Recently, I attended a dinner party. A couple brought their two-year-old girl with them. One never knows how a toddler and a fancy restaurant will go down, but the little girl held up through a four-hour dinner with panache -- coloring on her paper, eating her chicken strips and sweet potato fries without complaint, and generally being well behaved and social.
Towards the end of the gathering, the little girl ended up sitting next to me. So we're sitting there, chillin', and she was doing something cute with her large red bib, when I cooed, "Aren’t you a good girl?" Her mother -- a very nice woman, by the way, don’t get me wrong -- leaned over and said, calmly but firmly, “We don’t use the term 'good girl.' "
In New York City, the land of extreme-parenting, there's about a million different ways one could go wrong around a child in the eyes of the hyper-vigilant parent, and I had just bumped smack dab into one of them. In using the term "good girl," I had unwittingly crashed some parental ordinance of which I had no knowledge, but had been scolded for nonetheless. It wasn't one of those things that you could classify as obvious not to say around a child. Such as, say, "muhthaf**king crackwho*re."
I knew that I should shrug off a little micro-mothering without taking it personally. But my mind began pulsing with self-criticism: Why did I call her that? Didn’t everyone know to avoid the term 'good girl'? Sheesh, I might as well have just handed her a Barbie doll and told her she needs to grow up to look just … like … THAT.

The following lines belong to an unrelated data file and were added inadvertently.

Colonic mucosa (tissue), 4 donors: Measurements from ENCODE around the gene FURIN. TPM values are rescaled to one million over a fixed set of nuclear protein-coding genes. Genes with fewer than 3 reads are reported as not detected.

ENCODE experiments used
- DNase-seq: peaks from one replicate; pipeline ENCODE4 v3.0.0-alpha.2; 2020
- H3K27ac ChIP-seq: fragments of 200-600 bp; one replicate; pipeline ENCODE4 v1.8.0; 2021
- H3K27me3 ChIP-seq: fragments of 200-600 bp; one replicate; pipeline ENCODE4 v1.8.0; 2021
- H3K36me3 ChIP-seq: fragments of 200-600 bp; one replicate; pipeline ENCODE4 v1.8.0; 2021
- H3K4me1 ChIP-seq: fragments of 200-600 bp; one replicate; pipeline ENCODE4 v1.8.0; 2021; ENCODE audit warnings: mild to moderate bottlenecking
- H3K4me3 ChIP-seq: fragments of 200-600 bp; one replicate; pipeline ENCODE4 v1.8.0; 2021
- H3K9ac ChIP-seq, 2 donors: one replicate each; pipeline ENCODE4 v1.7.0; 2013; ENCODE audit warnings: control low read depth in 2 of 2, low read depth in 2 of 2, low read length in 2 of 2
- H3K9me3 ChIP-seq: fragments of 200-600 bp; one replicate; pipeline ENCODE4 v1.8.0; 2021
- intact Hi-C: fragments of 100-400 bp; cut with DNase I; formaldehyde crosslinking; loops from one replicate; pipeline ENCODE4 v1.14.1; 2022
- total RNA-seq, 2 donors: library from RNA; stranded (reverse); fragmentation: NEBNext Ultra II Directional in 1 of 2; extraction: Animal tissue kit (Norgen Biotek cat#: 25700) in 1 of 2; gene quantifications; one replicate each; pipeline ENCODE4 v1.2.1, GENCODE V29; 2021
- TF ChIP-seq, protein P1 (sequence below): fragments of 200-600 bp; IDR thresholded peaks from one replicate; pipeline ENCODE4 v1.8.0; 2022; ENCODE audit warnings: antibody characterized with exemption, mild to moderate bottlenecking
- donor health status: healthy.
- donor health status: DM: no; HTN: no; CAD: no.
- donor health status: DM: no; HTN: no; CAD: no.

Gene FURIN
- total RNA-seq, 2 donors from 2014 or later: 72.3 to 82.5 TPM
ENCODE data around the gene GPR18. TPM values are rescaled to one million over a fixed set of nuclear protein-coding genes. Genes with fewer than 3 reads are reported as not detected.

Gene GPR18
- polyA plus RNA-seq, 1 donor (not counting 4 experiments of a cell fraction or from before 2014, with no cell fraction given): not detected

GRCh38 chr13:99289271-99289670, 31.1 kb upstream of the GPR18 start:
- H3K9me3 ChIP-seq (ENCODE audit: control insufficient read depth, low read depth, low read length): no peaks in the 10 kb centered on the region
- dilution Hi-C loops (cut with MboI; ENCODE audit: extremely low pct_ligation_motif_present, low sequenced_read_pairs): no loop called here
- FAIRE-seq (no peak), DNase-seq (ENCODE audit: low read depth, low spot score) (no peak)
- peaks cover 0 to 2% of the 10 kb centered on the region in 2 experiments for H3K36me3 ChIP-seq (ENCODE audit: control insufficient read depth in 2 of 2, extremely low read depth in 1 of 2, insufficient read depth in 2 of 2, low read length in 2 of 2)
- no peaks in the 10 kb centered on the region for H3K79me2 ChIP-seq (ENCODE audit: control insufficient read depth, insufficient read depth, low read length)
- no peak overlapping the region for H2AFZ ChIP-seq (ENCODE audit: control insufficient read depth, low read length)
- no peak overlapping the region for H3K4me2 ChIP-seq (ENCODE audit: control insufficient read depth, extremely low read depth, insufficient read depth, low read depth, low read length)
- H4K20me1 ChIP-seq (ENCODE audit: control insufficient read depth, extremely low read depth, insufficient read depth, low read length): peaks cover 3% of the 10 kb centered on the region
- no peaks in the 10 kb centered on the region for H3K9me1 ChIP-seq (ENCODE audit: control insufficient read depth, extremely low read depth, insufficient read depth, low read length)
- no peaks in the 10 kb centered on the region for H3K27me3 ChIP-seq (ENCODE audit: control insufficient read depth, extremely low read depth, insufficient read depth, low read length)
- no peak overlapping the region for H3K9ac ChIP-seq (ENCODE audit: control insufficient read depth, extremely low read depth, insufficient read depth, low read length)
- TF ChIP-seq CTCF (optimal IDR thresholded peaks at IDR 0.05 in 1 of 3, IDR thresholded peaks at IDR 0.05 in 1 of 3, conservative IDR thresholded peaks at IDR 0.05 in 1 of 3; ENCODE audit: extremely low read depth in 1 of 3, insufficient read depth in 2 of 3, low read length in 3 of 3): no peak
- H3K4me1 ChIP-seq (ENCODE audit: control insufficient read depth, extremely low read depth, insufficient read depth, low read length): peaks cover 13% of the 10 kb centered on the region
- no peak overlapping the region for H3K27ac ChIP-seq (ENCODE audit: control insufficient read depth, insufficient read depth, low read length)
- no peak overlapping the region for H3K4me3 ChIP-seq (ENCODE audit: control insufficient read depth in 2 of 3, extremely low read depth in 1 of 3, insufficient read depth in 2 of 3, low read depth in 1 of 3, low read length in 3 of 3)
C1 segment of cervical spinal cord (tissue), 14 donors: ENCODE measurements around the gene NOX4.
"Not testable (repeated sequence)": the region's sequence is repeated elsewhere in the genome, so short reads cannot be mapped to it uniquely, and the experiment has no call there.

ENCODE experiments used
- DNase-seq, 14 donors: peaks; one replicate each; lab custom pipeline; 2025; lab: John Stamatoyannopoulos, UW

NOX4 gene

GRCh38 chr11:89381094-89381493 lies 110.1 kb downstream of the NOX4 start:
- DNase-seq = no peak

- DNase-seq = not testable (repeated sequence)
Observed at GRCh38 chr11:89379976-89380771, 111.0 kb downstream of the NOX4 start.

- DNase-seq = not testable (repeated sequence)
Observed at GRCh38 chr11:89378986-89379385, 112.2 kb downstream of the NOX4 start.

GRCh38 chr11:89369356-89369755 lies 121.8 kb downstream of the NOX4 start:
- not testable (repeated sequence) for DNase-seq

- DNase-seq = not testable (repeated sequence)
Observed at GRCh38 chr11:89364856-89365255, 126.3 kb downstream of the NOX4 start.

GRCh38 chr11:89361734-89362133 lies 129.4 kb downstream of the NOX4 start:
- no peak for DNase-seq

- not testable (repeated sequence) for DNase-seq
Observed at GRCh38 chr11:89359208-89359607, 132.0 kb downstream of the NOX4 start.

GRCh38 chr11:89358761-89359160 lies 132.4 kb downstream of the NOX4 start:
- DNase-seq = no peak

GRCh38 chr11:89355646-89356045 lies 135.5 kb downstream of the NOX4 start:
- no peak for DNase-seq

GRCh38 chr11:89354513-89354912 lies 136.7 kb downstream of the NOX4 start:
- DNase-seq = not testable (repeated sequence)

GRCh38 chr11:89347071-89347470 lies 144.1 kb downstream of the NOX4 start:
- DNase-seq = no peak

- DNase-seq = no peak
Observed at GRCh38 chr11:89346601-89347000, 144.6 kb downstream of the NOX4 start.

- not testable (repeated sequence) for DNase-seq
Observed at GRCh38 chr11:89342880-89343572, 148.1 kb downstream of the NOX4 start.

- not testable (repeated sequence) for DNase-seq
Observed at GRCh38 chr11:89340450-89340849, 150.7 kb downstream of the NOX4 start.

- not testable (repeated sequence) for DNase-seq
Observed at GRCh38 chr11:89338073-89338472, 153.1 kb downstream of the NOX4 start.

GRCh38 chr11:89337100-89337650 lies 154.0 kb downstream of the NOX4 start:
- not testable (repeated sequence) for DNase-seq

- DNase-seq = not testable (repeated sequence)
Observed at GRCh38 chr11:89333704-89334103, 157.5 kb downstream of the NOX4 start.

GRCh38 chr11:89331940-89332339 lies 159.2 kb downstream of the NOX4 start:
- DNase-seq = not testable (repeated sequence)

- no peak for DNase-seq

I wondered why the term "good girl" was bad. Could being called this cause the child grow into a miserably martyrish "people pleasing" adult who denied her own needs in order to be "good"? Had I just unwittingly committed her to years of therapy? Should I have avoided any value judgment and stuck with the facts, saying something like, "Aww, you are a female child playing with her bib."
A couple of nights before, I’d spent a few hours with the two-year-old daughter of a friend of mine, and had repeatedly used the Aww, you’re a good girl line. My friend had not stopped me. In fact, she looked quite pleased. Sometimes, you just wish parents would all get the same memo.
Have you ever said the wrong thing in front of a parent?
Image via Tammra McCauley/Flickr